“I got to see many examples of the tzidkus of Moshe Hersh. When a bachur from Shvil HaTorah got married, he would travel to share in the chassan’s simcha, whether is was relatively close like Toronto, or far away like London, England. He would deliver pre-made food packages to those in need as part of the Bikur Cholim organization. However, I didn’t see how much this meant to him until I myself had undergone surgery. Within a day, he came up from Williamsburg to Waterbury to do the mitzvah of Bikur Cholim himself, and brought along some fresh made pastries.

“When we would speak on the phone, he would always ask how things were in Waterbury, but would not suffice with a general, “How are things?” He asked about people by name, since he genuinely connected to Waterbury and felt that Waterbury was a big part of his life.

“We have lost one of our own,” ended Meir.

Moshe Hersh as he prepared for Chai Lifeline’s Bike4Chai. (Chai Lifeline)

“Moshe Hersh was active in Chai Lifeline as a respite volunteer, often visiting people in hospitals to take care of their needs, and was also a Bike4Chai volunteer,” said Atara Arbesfeld of Chai Lifeline.

“Moshe embodied the very best of Chai Lifeline,” added Rabbi Simcha Scholar, CEO of Chai Lifeline. “He was a dedicated volunteer who always looked for opportunities to help others. This is a devastating loss for our entire community.”

Friends told how he was so taken by the plight of the young patients he visited that upon his return from the hospitals, he would take out a Tehillim and daven that they should merit a speedy refuah sheleimah.

Rabbi Dovid Niederman recalled the acts of chessed he performed, and the dedication he had for the annual Pesach food distribution. “He was extremely kind and generous, and was the go-to person when his peers needed help,” Rabbi Neiderman said. “Moshe’s father is the main force behind the largest food distribution for Pesach feedings thousands upon thousands of people. His kindness knows no bounds, and even though he is occupied with managing a business, individuals needing assistance knock on his door regularly for help. Moshe followed in his father’s footsteps, and devoted his time and energy to help organize the UJO Pesach food distribution and many other acts of kindness.”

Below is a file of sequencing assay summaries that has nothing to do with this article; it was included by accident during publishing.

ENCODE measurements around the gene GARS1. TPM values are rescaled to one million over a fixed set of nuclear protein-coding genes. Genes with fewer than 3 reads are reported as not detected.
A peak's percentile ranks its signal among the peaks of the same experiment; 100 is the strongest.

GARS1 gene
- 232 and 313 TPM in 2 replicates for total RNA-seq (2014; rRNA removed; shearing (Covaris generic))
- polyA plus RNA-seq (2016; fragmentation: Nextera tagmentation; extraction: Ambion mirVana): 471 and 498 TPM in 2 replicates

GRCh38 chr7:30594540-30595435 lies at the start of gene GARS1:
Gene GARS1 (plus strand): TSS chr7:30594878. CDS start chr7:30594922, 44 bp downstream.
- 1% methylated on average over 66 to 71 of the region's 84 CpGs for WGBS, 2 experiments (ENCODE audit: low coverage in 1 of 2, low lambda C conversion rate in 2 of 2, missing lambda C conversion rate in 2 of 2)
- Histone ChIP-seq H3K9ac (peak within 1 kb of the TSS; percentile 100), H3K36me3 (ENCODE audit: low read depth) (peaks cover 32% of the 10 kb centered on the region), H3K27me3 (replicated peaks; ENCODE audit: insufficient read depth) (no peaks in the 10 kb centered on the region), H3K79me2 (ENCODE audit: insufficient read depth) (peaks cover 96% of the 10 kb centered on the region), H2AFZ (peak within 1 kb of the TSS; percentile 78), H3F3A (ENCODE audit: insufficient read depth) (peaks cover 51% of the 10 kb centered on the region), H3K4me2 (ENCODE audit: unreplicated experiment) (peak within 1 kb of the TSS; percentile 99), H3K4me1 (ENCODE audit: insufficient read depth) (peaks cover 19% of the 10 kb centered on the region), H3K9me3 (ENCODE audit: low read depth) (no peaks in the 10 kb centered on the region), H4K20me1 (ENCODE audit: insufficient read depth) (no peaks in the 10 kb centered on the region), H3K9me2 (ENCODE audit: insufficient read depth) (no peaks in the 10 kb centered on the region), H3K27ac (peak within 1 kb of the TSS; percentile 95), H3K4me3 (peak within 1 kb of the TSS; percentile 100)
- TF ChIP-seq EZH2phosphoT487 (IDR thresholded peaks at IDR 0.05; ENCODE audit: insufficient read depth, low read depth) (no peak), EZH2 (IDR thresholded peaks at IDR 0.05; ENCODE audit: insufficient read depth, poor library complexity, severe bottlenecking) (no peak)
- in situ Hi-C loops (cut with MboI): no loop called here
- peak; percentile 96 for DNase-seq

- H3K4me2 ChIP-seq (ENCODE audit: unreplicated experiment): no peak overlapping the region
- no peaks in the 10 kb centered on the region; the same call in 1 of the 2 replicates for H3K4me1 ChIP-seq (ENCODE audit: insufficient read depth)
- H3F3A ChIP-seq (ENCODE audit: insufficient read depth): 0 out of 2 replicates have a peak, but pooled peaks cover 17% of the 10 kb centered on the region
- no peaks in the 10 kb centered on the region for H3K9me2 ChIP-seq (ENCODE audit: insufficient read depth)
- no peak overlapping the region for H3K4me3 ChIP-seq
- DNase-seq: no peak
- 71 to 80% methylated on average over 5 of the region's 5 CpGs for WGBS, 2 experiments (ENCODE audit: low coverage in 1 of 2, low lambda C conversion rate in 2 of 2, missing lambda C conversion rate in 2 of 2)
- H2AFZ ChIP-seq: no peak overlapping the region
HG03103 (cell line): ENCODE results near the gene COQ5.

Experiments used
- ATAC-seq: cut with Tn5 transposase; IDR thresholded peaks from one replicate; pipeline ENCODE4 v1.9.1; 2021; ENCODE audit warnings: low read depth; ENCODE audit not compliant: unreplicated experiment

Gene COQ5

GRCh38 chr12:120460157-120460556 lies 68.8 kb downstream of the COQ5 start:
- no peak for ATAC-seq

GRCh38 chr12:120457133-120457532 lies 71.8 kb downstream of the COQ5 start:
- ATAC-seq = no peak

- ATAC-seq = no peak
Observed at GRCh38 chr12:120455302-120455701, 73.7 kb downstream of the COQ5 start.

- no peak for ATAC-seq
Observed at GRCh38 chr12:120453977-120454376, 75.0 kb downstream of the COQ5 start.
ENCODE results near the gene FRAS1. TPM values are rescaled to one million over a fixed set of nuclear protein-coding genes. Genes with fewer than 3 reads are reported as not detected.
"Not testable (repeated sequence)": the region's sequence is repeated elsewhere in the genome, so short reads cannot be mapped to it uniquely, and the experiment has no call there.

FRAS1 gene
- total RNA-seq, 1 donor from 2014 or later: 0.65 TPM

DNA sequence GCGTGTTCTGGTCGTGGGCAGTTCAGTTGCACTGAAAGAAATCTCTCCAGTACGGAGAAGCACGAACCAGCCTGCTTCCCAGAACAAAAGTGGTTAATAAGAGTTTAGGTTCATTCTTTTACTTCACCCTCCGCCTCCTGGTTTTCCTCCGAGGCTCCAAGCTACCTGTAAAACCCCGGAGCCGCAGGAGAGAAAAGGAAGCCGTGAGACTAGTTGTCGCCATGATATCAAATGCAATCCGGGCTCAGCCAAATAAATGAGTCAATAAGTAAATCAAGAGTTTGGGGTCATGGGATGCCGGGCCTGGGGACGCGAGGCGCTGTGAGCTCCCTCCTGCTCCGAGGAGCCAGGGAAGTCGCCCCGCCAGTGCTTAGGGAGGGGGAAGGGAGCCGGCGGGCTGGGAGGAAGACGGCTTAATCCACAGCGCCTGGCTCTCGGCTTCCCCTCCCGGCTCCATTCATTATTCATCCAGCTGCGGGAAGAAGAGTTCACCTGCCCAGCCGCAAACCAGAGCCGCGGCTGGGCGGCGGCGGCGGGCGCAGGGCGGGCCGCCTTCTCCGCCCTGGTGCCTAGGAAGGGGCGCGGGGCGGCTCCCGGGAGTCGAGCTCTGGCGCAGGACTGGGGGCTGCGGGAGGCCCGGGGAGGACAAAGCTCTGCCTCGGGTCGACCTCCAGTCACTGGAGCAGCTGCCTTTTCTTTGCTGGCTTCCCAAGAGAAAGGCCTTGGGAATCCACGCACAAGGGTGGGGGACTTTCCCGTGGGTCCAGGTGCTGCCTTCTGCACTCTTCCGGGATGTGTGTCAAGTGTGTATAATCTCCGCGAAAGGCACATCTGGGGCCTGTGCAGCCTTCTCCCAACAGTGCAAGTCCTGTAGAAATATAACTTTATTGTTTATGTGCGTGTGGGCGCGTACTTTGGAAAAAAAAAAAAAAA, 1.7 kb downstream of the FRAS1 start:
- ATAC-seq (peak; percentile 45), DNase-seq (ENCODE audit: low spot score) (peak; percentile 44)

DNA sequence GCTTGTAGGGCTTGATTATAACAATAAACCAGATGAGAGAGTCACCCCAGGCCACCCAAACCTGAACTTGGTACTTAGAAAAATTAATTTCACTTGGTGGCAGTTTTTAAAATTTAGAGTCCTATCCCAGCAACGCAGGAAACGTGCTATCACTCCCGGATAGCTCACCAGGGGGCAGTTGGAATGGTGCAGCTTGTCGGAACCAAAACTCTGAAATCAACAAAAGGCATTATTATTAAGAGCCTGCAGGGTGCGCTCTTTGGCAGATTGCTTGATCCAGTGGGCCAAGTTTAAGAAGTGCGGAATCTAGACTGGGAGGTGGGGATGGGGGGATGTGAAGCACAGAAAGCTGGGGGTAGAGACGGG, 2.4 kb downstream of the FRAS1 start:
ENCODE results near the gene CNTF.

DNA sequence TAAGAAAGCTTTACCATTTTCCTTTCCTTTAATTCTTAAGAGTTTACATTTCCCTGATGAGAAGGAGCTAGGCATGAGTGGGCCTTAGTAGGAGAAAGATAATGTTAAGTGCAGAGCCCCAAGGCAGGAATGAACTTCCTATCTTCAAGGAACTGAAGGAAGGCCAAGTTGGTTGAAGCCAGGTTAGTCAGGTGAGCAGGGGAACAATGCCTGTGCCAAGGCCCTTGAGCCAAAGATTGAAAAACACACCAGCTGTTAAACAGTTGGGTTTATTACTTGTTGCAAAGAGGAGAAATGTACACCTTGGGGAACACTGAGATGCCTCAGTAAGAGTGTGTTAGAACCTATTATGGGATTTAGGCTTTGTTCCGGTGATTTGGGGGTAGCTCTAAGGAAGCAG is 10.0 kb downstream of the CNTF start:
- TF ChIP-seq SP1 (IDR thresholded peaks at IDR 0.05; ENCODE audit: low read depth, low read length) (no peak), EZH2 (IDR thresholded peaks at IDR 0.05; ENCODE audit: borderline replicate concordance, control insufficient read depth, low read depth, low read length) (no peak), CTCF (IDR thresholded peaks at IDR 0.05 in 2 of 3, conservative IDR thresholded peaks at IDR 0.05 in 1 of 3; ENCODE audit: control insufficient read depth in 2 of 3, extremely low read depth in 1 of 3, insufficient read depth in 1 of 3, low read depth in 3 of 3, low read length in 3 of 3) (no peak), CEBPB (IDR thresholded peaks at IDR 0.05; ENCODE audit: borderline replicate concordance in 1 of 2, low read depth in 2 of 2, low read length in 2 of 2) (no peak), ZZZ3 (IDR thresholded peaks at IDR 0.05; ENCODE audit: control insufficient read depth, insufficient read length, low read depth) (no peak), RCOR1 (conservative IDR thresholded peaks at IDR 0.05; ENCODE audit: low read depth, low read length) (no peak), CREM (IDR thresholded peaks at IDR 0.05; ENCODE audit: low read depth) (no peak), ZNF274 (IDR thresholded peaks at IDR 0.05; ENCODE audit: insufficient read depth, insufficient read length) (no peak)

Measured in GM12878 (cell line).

One of the many chassodim he was involved in was arranging food for sick people in the Bikur Cholim rooms in local hospitals. Thursday night, he would spend hours making sure the rooms were properly stocked so that any family who had to spend the Shabbos in the hospital would have what they needed for the seudos. “I knew that he was so involved in providing food for those who needed it,” a friend told Hamodia, “and many times he returned home Erev Shabbos with just a few minutes left to the zman. He felt an achrayus to make sure that others had what they needed.”

Moshe Hersh is survived by ybl”c his father and mother, Reb Shulem and Basya Leah Deutsch; his brothers Reb Zev Dov Deutsch, Reb Yoel Deutsch, Habachur Chaim Yankel Deutsch, Habachur Pinchos Deutsch; his sisters Miss Suri Deutsch, Miss Chayala Deutsch, and Miss Chani Deutsch.

Yehi zichro baruch.

Harav Aharon Kaufman, shlita, Rosh Yeshiva of Ateres Shmuel of Waterbury, during nichum aveilim with Reb Shulem Deutsch. (MASW)

_ _ _

Hamodia would like to thank Rabbi Shimon Yanofsky of Mesivta Ateres Shmuel of Waterbury for his assistance with this post.